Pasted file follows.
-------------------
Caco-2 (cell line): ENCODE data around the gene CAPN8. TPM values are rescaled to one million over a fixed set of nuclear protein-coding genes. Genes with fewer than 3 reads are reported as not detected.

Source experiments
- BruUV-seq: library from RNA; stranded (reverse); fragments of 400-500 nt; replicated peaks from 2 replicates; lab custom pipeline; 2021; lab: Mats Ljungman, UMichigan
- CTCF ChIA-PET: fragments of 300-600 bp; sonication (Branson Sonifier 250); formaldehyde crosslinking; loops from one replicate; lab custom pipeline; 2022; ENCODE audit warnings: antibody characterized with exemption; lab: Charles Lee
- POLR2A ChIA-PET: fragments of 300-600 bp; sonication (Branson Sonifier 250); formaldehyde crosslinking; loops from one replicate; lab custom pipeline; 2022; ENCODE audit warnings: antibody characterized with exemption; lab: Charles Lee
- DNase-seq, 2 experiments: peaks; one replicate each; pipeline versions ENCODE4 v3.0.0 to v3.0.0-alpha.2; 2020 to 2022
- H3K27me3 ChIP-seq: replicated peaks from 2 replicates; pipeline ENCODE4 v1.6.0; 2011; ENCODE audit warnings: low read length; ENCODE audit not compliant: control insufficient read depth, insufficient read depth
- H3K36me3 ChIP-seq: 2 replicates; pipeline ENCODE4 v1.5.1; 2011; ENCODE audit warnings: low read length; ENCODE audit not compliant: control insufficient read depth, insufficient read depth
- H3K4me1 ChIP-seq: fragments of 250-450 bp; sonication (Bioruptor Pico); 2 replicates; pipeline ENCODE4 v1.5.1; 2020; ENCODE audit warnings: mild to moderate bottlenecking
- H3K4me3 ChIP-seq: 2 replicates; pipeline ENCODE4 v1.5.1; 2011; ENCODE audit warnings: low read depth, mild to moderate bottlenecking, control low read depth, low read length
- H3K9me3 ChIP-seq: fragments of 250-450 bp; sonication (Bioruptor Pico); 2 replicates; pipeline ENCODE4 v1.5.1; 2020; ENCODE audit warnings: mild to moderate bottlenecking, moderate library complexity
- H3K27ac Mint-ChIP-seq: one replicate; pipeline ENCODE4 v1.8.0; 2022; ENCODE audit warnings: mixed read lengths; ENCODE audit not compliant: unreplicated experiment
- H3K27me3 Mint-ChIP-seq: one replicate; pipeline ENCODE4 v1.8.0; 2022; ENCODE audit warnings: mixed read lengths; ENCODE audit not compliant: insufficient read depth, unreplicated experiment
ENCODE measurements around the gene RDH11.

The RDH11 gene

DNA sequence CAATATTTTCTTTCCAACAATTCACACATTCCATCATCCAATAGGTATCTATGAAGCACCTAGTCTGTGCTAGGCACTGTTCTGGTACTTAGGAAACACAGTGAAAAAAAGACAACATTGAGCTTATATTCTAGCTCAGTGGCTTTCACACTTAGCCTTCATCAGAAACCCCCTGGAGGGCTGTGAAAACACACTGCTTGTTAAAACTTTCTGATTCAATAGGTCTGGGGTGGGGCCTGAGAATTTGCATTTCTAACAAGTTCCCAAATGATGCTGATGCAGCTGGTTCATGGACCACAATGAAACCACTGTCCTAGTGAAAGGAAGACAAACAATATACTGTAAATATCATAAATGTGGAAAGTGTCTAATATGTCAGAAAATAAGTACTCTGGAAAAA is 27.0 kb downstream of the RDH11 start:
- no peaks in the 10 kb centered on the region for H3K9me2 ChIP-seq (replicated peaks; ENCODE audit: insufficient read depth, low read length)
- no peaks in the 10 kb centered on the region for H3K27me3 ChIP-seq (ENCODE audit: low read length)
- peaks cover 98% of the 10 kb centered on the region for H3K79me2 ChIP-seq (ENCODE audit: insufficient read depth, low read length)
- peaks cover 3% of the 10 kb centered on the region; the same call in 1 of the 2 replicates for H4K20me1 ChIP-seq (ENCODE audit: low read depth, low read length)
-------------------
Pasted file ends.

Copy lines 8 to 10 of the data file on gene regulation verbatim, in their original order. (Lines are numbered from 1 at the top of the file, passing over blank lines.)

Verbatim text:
- H3K36me3 ChIP-seq: 2 replicates; pipeline ENCODE4 v1.5.1; 2011; ENCODE audit warnings: low read length; ENCODE audit not compliant: control insufficient read depth, insufficient read depth
- H3K4me1 ChIP-seq: fragments of 250-450 bp; sonication (Bioruptor Pico); 2 replicates; pipeline ENCODE4 v1.5.1; 2020; ENCODE audit warnings: mild to moderate bottlenecking
- H3K4me3 ChIP-seq: 2 replicates; pipeline ENCODE4 v1.5.1; 2011; ENCODE audit warnings: low read depth, mild to moderate bottlenecking, control low read depth, low read length